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Wednesday, August 04, 2010

A TOUR OF MY CASTLE AND CAERPHILLY

Caerphilly Castle


They say a woman haunts the pediments of Caerphilly Castle.  Shes' Alice de la Marg, wife of Gilbert de Clare, the forlorn lover of a knight, Griffiths de Fair who was hanged in Ysterad Myrach . It is said she died of a broken heart. She appears on the ivy clad walls so they call her "The Green Lady"

I grew up from infancy hearing these stories from my Welsh dad, as well as stories of his life down in the pits at the Bedwys Navigational Collieries nearby where he worked from age 14 til his mid twenties when he lost his mining cards during the big strikes of 1930's and was forced to immigrate to Canada.  Dad used to play in the castle when he was a boy.  Now it's a national heritage site, one of the est preserved Norman castles in Britain.

Caerphilly, formerly just a mining village, a few miles north of Cardiff in the Rhymny Valley has now grown into a fair sized town.  The collieries at Bedwas no longer exist and the slag heap is overgrown with grass and new houses are built up the slopes where dad used to walk every day to go down in the pits.  I love walking around the old 'village' part of Caerphilly and along Windsor street where he used to live.  I have visited the house there several times when the old uncles were still alive.

The castle dominates the centre of the town, its formidable grey stone walls still seeming as dauntless as they were in bygone days.  A moat, hedged with bullrushes, encircles the castle and on both sides there is a lake adding extra fortification.  The northern lake is small now but the southern little lake attracts a lot of fishermen who loll in the grassy banks with their umbrellas for shade, catching small fish (not sure what kind).

I call it 'my castle' because I have known about it for so long it feels like it's 'mine' and I started visiting here back in the early '70's  and have come many times since then.
The Great Hall, Caerphilly Castle

Exploring the Castle
This time, I found there were several more passages pen so I explored up and down the narrow spiral staircases leading to various rooms in the towers, some very large rooms that had fireplaces, and way up again to the top of the turrets just under the flags.  There was a long narrow hallway leading to another part of the castle that eventually led down to the Great Hall where they hold wedding receptions and other functions these days. I got some good ideas for visualizing the fortress of Amphipolis in my Shadow of the Lion novel. Although it would have been a different type of structure it would have had the same sort of layout which had been hard for me to visualize before.  I also got some good ideas when I visited the collection of siege equipment because some of these implements were actually invented and used by the ancient Greeks. In particular the giant cross-bow and stone throwers were used by the ancient Greeks.  One of the siege engines was actually used by the Chinese 5000 years ago.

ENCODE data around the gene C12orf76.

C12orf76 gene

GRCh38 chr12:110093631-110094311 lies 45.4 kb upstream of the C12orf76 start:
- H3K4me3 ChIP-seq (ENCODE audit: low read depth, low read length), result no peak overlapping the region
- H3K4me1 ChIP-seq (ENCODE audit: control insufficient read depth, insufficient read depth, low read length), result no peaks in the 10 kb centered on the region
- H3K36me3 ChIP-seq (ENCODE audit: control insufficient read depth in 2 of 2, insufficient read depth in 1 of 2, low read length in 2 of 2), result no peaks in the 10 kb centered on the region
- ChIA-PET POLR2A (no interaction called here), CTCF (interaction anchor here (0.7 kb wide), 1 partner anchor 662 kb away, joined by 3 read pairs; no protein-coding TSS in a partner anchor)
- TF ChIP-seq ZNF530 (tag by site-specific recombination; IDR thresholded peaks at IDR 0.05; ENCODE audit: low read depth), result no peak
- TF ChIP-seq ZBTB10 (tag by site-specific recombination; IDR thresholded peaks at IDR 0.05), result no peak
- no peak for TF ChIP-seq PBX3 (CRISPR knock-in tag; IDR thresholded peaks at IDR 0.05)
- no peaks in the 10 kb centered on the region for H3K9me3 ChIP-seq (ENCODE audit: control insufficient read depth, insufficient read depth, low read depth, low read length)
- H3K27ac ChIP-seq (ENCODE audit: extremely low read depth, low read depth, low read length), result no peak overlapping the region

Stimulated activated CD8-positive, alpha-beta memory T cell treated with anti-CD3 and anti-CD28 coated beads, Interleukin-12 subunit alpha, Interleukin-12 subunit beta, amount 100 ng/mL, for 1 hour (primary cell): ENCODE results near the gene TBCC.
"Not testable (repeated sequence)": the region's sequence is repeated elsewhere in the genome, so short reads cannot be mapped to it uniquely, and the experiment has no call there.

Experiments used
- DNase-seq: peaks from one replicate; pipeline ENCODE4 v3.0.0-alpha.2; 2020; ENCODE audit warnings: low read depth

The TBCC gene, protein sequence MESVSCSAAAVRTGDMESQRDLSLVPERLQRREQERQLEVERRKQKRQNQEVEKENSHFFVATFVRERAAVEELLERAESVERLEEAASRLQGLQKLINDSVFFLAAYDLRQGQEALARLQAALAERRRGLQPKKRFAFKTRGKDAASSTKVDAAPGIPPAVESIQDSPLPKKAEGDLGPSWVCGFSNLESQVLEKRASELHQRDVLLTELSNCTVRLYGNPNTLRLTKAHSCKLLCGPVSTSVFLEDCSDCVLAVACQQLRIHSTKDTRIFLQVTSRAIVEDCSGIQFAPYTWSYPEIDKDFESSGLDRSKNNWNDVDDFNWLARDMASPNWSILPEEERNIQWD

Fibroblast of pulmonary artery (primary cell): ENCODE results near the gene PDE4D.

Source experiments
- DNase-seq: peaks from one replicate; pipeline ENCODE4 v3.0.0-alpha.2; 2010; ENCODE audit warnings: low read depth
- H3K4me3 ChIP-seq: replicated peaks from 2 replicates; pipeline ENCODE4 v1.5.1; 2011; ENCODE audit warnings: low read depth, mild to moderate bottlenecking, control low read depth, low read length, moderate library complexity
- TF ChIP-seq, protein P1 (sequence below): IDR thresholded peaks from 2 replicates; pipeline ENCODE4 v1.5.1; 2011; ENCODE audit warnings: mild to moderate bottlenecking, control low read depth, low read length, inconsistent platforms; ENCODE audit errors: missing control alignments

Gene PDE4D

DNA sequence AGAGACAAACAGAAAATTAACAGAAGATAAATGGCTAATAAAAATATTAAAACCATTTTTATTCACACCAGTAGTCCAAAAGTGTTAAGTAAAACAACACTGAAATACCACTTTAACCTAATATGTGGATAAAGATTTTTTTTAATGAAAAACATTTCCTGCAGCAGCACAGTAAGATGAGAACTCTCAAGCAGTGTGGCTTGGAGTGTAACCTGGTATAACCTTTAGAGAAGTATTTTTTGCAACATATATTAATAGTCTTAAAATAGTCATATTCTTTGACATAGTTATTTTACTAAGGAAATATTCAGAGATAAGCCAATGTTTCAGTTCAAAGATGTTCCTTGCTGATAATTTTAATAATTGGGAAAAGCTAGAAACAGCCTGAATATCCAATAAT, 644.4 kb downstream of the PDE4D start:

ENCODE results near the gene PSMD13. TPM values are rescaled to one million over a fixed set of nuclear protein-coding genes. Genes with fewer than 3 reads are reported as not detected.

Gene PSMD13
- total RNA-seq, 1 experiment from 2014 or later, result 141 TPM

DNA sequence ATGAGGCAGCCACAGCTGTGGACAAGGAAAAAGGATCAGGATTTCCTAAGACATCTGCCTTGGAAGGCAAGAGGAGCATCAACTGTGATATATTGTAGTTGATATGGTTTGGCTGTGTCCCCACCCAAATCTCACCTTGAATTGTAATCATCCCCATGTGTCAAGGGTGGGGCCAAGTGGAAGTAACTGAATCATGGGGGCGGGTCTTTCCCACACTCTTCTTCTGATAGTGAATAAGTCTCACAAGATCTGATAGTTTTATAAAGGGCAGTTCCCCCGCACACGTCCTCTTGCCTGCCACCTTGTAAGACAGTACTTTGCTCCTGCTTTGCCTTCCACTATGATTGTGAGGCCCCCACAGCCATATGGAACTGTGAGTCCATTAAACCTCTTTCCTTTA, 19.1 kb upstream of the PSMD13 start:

Seeing around Caerphilly
I know the old part of the village quite well and had to stop for lunch at the Old Courthouse, which is now a pub, on Monday.  I sat on the patio with the marvellous view of the castle and had a leisurely lunch after my walk around town. Yesterday we drove out to another suburb where Joyce, my cousin Jan's mom lives and later we went for a pub lunch.  Jan is the distant cousin who has tracked us all down and connected so many of the family members, many of whom all lived around Caerphilly but until last summer's reunion had never met.  I'm staying with my cousin Sheila, daughter of dad's eldest brother Bert, and also spending time with her daughter Andrea (and tomorrow Pauline, the other daughter, will come down from up near Chester in the north) My cousin Chris is hoping to come down from Worcester on Thursday too.

At the moment I'm at Andrea and Paul's house using the computer.  This is a grand old house that was once a mansion belonging to the mining bosses back in Dad's time.  Interesting isn't it, that the house of one of those same bosses who was responsible for my dad losing his mining cards, because dad was a union organizer and refused to speak against his fellow workers,  is now the home of my cousin Sheila's daughter.

This afternoon I'm off on a tour of one of the heritage villages, St. Fagans, so I'll post another blog about that in a day or so before I leave Wales on the weekend.

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